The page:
Ectopic ciliae are hairs (eyelashes) which grow in an abnormal location and direction; emerging from the underside of the upper or lower eyelid and pointing directly toward the eye.
“Cilium” is Latin for hair, while “ectopic” refers to something that is abnormally positioned. Thus, ectopic ciliae are hairs (eyelashes) which grow in an abnormal location and direction; emerging from the underside of the upper or lower eyelid and pointing directly toward the eye. Ectopic cilia tend to be short and stiff and typically develop in the middle of the upper eyelid. Each time the patient blinks, the stiff hair(s) rub against the eye leading to intense discomfort and often causing nonhealing corneal ulcers. The condition is typically seen in younger dogs and commonly occurs in Boxers, English Bulldogs, Shih tzus, Lhasa Apsos, and Boston Terriers. However, dogs of any age or breed may be affected. Clinical signs of ectopic cilia include squinting, rubbing of the eye, ocular tearing/discharge, and/or redness. These small hairs can be difficult to see with the unaided eye, thus our doctors use a hand held microscope to obtain a magnified view and achieve a thorough evaluation of all four eyelids. Ectopic cilia generally requires surgical excision of the offending hairs and surrounding tissue to resolve the clinical signs (i.e. corneal ulcer) and ultimately achieve comfort. We also utilize adjunctive cryotherapy (freezing therapy) to permanently destroy any remaining, aberrantly positioned hair follicle(s) which greatly reduces the potential regrowth of aberrant, ectopic eyelashes.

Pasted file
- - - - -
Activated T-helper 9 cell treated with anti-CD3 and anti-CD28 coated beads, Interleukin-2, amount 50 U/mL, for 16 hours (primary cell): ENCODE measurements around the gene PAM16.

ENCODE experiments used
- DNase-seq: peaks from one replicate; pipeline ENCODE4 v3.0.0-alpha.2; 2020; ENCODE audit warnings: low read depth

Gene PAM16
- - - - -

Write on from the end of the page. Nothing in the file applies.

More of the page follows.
Depending on the eye(s) affected and the number of aberrant ciliae involved, this procedure costs approximately $1,400, is performed under an operating microscope, and the patient is anesthetized using sevoflurane gas anesthesia.